To have an Achilles’ Heal is inevitable.
To have a laundry list of Achilles’ Heals is inevitably human.
For me, my metal weaknesses include and are not limited to a terrible short term memory, adult ADD (self diagnosed), anxiety about existential things out of my control, and never saying “no” quite enough.
Physically, I’m going bald.
I’ve been struck with a bout of stress induced alopecia (my beard resembles patchy mange). And my longest running, and the most dire ill to my existence, is the unfortunate circumstance of an over active bowel.
Basically, when its time, its time…
It probably doesn’t help that I drink a pot of coffee a day. The diuretic pushes everything out. Quick.
Beyond that, being a strict vegetarian for 17 years speeds things up. Eating all that ruffage, your body breaking down piles of plant matter and forcing it to eject.
I’m shit out of luck either way. Pun intended. My diet/habits aren’t changing anytime soon.
And, it seems that as I get older the situation just gets worse.
My wife and I share a euphemism. When announced, the only, thankfully large, bathroom in our house is immediately limited to single occupancy. If she is inside, cutting her finger nails, brushing her teeth, she knows to exit fast.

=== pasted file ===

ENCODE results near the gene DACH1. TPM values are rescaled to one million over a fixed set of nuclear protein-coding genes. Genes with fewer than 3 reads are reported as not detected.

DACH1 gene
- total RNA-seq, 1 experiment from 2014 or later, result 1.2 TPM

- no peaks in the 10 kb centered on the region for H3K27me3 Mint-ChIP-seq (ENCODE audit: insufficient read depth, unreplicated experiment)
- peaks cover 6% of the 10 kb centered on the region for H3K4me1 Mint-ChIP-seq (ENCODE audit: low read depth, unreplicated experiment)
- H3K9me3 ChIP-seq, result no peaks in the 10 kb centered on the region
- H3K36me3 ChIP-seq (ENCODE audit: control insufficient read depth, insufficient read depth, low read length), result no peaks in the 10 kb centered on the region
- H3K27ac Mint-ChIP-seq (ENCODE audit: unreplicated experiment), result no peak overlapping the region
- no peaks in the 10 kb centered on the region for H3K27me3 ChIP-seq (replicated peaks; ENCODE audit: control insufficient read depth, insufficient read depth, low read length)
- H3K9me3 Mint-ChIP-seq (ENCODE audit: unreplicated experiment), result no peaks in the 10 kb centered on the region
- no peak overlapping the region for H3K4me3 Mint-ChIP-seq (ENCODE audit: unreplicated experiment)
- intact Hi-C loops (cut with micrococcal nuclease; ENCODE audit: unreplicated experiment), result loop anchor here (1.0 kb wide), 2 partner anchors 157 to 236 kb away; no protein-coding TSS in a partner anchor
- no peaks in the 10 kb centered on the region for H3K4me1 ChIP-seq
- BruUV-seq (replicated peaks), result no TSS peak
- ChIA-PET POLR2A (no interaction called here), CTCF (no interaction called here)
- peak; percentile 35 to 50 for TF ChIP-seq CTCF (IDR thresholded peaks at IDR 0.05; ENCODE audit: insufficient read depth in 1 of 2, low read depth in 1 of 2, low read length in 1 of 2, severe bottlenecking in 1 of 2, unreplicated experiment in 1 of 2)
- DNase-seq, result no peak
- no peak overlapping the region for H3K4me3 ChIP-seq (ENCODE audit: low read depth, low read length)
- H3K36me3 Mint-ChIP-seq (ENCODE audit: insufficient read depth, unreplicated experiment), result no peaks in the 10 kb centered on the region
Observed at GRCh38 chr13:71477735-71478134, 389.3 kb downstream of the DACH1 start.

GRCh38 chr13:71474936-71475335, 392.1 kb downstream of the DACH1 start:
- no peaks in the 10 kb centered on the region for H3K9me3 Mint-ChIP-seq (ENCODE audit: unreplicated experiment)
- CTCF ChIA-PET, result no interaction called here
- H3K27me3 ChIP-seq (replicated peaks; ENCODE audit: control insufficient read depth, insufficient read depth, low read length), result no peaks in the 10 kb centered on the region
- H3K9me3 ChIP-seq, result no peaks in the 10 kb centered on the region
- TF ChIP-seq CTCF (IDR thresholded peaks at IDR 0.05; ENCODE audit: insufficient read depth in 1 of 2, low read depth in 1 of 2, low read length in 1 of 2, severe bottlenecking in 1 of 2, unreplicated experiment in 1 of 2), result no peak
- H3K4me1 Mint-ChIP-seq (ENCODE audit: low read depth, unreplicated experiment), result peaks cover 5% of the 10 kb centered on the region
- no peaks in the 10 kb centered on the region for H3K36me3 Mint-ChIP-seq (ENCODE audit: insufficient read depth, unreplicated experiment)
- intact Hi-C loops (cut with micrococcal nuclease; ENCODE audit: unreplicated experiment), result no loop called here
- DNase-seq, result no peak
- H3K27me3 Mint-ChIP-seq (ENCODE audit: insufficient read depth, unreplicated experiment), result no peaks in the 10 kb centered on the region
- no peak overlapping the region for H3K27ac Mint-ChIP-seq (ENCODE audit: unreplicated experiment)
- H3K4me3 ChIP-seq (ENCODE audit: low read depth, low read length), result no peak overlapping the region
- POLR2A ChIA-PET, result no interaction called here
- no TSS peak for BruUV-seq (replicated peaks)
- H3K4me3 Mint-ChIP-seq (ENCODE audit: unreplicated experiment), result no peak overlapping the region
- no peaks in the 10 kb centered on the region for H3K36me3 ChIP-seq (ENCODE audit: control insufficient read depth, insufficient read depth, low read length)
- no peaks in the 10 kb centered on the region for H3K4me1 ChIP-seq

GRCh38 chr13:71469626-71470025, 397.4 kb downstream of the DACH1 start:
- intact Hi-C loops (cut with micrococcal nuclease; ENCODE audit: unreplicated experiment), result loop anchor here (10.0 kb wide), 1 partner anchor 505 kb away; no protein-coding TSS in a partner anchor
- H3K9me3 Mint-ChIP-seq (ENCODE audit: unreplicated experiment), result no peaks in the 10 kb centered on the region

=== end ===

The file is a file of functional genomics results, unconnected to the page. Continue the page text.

“I gotta’ rev up like a deuce.”
Our safe word.
It started as a joke.
More recently it’s blurted as an expletive: a warning.
A warning, in essence, to stay out and away.
Considering I’m constantly pedaling through the city, I’ve got emergency spots hidden in just about every quadrant.
It’s a mental list of easily accessible public/private bathrooms that are seldomly used.
I can’t wait in a line, I just can’t spare the time.
Or for dire emergencies, a host of less convenient locales:
Abandoned lots with plenty of unkept foliage for camoflage,
and numerous secret spots along the river where no one, not even boaters, can spot me.
When its time, I have to consider a combination of geography, timing, and how much energy I need to exert to get from here to there across the cityscape.
So far, with plenty of planned emergency routes, accidents have been avoided.
Initially, It hit me in class. 7th grade.
Ms. Constatine wouldn’t grant me a hall pass.
So I held it. Curled over in one of those industrial, iron-curtain-like work chairs.